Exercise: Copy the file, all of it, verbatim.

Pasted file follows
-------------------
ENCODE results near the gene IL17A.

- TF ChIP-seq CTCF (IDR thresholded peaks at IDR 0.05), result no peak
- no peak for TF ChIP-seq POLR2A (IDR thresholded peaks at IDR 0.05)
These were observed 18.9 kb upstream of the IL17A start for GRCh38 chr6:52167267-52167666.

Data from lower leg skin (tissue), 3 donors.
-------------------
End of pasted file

ENCODE results near the gene IL17A.

- TF ChIP-seq CTCF (IDR thresholded peaks at IDR 0.05), result no peak
- no peak for TF ChIP-seq POLR2A (IDR thresholded peaks at IDR 0.05)
These were observed 18.9 kb upstream of the IL17A start for GRCh38 chr6:52167267-52167666.

Data from lower leg skin (tissue), 3 donors.